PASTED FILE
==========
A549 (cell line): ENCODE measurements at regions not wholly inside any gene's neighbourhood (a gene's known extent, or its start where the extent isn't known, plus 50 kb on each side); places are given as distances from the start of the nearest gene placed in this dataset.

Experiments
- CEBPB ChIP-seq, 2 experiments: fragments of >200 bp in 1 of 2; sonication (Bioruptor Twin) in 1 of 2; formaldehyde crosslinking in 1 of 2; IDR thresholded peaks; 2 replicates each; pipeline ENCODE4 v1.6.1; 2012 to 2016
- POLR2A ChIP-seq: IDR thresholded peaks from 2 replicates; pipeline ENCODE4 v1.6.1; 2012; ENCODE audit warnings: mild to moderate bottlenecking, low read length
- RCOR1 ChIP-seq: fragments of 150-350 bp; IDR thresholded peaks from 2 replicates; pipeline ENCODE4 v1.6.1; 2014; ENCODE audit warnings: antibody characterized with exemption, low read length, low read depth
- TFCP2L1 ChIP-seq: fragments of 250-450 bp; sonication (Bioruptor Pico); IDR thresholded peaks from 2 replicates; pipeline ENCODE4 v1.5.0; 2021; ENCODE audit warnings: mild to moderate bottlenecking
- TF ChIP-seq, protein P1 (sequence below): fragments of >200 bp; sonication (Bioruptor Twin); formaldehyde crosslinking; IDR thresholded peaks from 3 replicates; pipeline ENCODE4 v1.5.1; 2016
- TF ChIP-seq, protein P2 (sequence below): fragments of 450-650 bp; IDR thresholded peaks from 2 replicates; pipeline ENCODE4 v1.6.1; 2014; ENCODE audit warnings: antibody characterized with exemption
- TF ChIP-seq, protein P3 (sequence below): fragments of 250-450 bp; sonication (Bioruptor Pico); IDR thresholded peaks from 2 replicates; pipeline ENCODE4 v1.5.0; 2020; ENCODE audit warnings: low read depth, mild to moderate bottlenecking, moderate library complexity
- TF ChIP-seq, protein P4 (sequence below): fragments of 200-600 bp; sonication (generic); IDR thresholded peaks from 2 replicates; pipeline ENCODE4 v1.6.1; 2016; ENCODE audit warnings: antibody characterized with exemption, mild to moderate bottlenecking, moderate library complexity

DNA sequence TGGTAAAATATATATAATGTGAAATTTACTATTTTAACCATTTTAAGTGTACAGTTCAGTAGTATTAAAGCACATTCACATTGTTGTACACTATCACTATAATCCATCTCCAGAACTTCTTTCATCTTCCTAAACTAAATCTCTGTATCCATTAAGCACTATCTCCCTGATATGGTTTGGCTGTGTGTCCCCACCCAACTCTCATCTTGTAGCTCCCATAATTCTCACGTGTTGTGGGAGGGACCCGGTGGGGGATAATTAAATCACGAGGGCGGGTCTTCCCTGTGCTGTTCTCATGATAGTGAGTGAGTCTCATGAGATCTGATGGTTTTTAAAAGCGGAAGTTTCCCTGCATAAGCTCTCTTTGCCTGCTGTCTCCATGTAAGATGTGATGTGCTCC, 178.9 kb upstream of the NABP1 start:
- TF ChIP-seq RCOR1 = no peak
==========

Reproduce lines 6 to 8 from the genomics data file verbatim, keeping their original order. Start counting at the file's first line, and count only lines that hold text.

- TFCP2L1 ChIP-seq: fragments of 250-450 bp; sonication (Bioruptor Pico); IDR thresholded peaks from 2 replicates; pipeline ENCODE4 v1.5.0; 2021; ENCODE audit warnings: mild to moderate bottlenecking
- TF ChIP-seq, protein P1 (sequence below): fragments of >200 bp; sonication (Bioruptor Twin); formaldehyde crosslinking; IDR thresholded peaks from 3 replicates; pipeline ENCODE4 v1.5.1; 2016
- TF ChIP-seq, protein P2 (sequence below): fragments of 450-650 bp; IDR thresholded peaks from 2 replicates; pipeline ENCODE4 v1.6.1; 2014; ENCODE audit warnings: antibody characterized with exemption